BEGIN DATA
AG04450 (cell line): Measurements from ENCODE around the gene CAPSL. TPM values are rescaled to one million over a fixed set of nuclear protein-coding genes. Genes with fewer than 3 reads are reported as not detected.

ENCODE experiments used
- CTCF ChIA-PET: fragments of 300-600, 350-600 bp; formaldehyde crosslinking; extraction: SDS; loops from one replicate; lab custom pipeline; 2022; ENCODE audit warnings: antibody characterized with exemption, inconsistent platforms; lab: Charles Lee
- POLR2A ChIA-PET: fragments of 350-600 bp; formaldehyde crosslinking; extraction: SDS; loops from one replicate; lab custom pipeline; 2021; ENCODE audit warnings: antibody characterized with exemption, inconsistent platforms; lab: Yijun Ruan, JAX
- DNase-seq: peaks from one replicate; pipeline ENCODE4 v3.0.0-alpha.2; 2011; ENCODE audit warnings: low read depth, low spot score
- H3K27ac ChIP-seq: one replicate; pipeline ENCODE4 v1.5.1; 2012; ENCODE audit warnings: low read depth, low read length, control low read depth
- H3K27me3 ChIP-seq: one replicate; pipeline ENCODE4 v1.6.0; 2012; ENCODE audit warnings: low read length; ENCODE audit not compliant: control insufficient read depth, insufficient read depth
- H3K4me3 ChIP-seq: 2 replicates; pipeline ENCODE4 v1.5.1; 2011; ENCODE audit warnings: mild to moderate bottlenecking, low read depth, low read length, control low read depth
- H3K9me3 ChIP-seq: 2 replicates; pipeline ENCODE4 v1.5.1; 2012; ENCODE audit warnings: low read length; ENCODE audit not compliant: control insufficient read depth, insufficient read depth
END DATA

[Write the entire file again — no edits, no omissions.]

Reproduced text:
AG04450 (cell line): Measurements from ENCODE around the gene CAPSL. TPM values are rescaled to one million over a fixed set of nuclear protein-coding genes. Genes with fewer than 3 reads are reported as not detected.

ENCODE experiments used
- CTCF ChIA-PET: fragments of 300-600, 350-600 bp; formaldehyde crosslinking; extraction: SDS; loops from one replicate; lab custom pipeline; 2022; ENCODE audit warnings: antibody characterized with exemption, inconsistent platforms; lab: Charles Lee
- POLR2A ChIA-PET: fragments of 350-600 bp; formaldehyde crosslinking; extraction: SDS; loops from one replicate; lab custom pipeline; 2021; ENCODE audit warnings: antibody characterized with exemption, inconsistent platforms; lab: Yijun Ruan, JAX
- DNase-seq: peaks from one replicate; pipeline ENCODE4 v3.0.0-alpha.2; 2011; ENCODE audit warnings: low read depth, low spot score
- H3K27ac ChIP-seq: one replicate; pipeline ENCODE4 v1.5.1; 2012; ENCODE audit warnings: low read depth, low read length, control low read depth
- H3K27me3 ChIP-seq: one replicate; pipeline ENCODE4 v1.6.0; 2012; ENCODE audit warnings: low read length; ENCODE audit not compliant: control insufficient read depth, insufficient read depth
- H3K4me3 ChIP-seq: 2 replicates; pipeline ENCODE4 v1.5.1; 2011; ENCODE audit warnings: mild to moderate bottlenecking, low read depth, low read length, control low read depth
- H3K9me3 ChIP-seq: 2 replicates; pipeline ENCODE4 v1.5.1; 2012; ENCODE audit warnings: low read length; ENCODE audit not compliant: control insufficient read depth, insufficient read depth